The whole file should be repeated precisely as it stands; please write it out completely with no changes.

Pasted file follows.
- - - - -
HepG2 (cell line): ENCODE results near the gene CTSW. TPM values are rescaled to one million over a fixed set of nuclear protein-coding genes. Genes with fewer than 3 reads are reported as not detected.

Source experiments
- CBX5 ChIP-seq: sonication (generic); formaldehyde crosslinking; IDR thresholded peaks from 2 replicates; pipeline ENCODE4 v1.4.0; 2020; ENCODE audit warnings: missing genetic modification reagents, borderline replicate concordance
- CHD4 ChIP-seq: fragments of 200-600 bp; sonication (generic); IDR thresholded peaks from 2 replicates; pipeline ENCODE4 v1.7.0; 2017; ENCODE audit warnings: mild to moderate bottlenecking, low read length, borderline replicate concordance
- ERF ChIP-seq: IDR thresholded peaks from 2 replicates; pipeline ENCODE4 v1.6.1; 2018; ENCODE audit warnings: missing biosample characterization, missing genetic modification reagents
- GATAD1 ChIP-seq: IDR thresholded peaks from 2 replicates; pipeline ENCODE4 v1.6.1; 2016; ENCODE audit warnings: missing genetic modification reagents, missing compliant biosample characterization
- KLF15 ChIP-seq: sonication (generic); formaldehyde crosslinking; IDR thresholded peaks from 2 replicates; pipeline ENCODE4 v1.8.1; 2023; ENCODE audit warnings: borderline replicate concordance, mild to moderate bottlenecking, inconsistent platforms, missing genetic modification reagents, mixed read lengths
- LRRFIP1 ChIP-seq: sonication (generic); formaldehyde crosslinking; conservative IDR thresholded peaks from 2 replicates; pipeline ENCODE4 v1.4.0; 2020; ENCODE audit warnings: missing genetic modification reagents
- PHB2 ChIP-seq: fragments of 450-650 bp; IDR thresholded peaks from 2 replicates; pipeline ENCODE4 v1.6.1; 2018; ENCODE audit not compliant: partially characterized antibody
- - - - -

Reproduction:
HepG2 (cell line): ENCODE results near the gene CTSW. TPM values are rescaled to one million over a fixed set of nuclear protein-coding genes. Genes with fewer than 3 reads are reported as not detected.

Source experiments
- CBX5 ChIP-seq: sonication (generic); formaldehyde crosslinking; IDR thresholded peaks from 2 replicates; pipeline ENCODE4 v1.4.0; 2020; ENCODE audit warnings: missing genetic modification reagents, borderline replicate concordance
- CHD4 ChIP-seq: fragments of 200-600 bp; sonication (generic); IDR thresholded peaks from 2 replicates; pipeline ENCODE4 v1.7.0; 2017; ENCODE audit warnings: mild to moderate bottlenecking, low read length, borderline replicate concordance
- ERF ChIP-seq: IDR thresholded peaks from 2 replicates; pipeline ENCODE4 v1.6.1; 2018; ENCODE audit warnings: missing biosample characterization, missing genetic modification reagents
- GATAD1 ChIP-seq: IDR thresholded peaks from 2 replicates; pipeline ENCODE4 v1.6.1; 2016; ENCODE audit warnings: missing genetic modification reagents, missing compliant biosample characterization
- KLF15 ChIP-seq: sonication (generic); formaldehyde crosslinking; IDR thresholded peaks from 2 replicates; pipeline ENCODE4 v1.8.1; 2023; ENCODE audit warnings: borderline replicate concordance, mild to moderate bottlenecking, inconsistent platforms, missing genetic modification reagents, mixed read lengths
- LRRFIP1 ChIP-seq: sonication (generic); formaldehyde crosslinking; conservative IDR thresholded peaks from 2 replicates; pipeline ENCODE4 v1.4.0; 2020; ENCODE audit warnings: missing genetic modification reagents
- PHB2 ChIP-seq: fragments of 450-650 bp; IDR thresholded peaks from 2 replicates; pipeline ENCODE4 v1.6.1; 2018; ENCODE audit not compliant: partially characterized antibody